January 9, 2012

Payment for hosting and mirroring

Having a purely p2p private messaging and file sharing network works up to a tradeoff between the number of nodes, the aggregate average availability and bandwidth of all nodes, and the file sizes being shared. The larger a p2p network becomes, the less trusted and private it's going to be. But for example a torrent with a small number of seeders with low upload speeds doesn't work very well for huge files.

It would be nice to share a large number of large files securely with your friends over a high-bandwidth link. As well, having a reliable server on a high-bandwidth link would make replication and backup of your data more convenient.

A large number of companies offer storage services that can do that. Dropbox is the most popular, but it doesn't provide convenient sharing features because it focuses on replicating and syncing your private files. Ubuntu One is similar. These services are also insecure - Dropbox and Ubuntu One can read your files.

The service that's most convenient for private and easy to share storage on remote hosted servers was Allmydata. Allmydata may be gone, but the people behind and software behind it (Tahoe-LAFS) are still there. Tahoe-LAFS is Free Software and the techniques and algorithms well documented.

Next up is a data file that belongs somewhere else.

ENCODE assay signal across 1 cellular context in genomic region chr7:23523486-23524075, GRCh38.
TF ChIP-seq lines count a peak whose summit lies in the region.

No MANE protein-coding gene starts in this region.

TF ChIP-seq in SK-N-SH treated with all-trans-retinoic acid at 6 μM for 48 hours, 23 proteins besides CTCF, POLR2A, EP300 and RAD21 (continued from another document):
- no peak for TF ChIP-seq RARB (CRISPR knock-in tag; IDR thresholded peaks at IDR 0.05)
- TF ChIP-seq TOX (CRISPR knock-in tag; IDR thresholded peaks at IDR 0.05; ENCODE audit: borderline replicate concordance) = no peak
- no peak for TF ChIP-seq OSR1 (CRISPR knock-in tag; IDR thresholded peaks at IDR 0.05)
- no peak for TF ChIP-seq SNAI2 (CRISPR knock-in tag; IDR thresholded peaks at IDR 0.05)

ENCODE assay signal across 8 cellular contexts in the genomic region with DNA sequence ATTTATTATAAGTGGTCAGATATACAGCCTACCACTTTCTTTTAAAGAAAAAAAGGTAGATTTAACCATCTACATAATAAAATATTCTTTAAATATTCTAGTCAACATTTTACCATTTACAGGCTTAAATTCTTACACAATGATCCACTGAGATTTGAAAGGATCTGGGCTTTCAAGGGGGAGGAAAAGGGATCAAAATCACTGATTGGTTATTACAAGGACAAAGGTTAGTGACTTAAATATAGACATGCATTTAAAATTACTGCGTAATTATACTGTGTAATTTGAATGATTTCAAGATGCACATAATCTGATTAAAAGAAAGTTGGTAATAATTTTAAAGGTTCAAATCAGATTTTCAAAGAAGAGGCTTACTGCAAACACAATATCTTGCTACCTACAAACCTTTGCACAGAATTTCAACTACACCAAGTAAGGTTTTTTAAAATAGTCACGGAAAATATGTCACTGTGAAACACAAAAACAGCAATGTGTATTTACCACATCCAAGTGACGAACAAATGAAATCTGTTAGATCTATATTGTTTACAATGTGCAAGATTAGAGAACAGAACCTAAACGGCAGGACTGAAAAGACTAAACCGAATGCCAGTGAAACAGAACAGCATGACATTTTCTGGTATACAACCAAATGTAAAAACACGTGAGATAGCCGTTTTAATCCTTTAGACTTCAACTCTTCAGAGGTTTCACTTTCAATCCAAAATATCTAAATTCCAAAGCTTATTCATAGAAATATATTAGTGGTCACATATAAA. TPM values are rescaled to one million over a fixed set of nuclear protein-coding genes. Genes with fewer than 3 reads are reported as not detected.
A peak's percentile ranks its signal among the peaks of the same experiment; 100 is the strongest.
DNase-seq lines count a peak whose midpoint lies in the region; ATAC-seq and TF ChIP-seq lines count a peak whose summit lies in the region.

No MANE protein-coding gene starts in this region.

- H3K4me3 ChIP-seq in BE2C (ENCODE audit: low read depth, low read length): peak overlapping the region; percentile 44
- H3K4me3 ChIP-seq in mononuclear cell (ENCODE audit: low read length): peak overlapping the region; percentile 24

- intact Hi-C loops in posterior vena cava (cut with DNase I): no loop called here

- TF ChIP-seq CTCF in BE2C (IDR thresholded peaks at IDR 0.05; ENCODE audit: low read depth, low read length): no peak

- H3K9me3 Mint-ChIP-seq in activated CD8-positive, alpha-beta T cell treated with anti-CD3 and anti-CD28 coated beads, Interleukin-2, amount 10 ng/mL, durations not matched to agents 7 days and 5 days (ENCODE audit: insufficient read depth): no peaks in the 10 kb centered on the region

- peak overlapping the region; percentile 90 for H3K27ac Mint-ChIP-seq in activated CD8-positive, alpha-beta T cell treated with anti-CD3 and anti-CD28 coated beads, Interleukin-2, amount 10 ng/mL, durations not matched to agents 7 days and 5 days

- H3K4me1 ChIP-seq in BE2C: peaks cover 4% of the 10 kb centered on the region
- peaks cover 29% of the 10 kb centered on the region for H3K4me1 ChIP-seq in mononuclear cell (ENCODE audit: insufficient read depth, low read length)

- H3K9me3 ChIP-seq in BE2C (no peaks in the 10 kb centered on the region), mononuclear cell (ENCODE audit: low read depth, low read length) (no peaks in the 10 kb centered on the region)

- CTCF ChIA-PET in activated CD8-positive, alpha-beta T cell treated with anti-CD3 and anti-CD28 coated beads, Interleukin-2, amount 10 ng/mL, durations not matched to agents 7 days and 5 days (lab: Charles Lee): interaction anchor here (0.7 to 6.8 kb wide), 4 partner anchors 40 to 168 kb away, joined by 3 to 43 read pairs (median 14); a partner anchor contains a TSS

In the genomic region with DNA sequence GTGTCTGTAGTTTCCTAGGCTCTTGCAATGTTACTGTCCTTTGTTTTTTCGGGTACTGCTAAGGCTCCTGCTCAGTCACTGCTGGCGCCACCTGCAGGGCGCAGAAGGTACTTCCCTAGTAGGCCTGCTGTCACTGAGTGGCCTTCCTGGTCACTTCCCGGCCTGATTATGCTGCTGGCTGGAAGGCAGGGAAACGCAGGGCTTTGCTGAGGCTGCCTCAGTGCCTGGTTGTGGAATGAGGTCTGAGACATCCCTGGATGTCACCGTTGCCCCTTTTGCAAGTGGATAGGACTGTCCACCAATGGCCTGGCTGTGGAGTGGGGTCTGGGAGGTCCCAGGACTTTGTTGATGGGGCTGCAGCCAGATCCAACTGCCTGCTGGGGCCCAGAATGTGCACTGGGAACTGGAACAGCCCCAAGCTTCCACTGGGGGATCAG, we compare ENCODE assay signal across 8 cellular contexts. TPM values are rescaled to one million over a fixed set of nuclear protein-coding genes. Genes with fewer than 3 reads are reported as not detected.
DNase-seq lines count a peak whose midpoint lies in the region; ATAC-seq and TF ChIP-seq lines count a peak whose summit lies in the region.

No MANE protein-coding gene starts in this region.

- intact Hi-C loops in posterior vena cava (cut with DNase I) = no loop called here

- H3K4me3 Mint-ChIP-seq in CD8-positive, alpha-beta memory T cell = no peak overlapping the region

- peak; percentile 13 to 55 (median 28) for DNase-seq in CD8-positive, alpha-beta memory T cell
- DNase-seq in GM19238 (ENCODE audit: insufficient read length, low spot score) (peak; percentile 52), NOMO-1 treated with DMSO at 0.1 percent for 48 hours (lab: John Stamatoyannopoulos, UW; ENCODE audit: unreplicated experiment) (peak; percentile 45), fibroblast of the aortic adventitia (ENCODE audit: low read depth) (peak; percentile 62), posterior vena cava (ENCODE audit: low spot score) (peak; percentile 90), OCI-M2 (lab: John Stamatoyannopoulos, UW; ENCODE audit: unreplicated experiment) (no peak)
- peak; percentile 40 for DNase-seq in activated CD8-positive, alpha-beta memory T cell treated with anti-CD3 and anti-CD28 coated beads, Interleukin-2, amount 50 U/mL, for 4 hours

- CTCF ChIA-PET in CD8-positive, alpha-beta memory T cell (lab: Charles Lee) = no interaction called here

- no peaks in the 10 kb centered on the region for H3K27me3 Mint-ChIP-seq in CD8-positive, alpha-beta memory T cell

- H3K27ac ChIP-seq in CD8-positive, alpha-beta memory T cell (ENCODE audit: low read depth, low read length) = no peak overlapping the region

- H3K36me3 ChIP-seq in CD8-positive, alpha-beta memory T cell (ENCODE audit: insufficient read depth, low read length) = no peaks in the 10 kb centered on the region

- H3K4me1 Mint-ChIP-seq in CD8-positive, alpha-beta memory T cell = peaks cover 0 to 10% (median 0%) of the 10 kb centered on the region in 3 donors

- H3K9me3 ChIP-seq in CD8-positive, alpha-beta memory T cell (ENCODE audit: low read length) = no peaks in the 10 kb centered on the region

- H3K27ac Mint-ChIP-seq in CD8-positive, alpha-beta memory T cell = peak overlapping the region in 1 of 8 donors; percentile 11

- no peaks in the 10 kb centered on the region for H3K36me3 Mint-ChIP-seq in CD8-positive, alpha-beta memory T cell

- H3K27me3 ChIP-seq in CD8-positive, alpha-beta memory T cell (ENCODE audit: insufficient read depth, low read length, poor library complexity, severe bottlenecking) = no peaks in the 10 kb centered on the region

But storage and bandwidth aren't free. How would the economic model behind a secure, private mirroring service work?

Very few people want to pay cash for mirroring. Can't have the mirror show you ads - that would defeat the privacy aspect (besides, how would these ads be served and where would they be viewed?).

But your computer is going to be on a lot of the time to participate in the p2p network. Why not have it mine bitcoins? Then you can pay for mirroring storage/bandwidth with the bitcoins gained from contributing work to a mining pool.

Metcalfe's law hypothesizes that each node brings value to the network when it joins. A logical conclusion is that not only the network, but the node itself should be able to realize that value in monetary terms. Cryptographic currency mining enables this.

Another long sought-after idea that may be enabled by the mining approach is micropayments, but that's a problematic and unrelated area.


Manuel Simoni said...

You'd need to establish that mining is cheaper.

Vladimir Sedach said...

It probably won't be, but there's less friction than putting in your credit card number. People don't realize how expensive electricity is (and don't forget a lot of FB users are kids living with their parents; they might not have use of the credit card but dad won't notice a couple of dollars increase on the electric bill). For those who want to pay cash, there of course should be the option.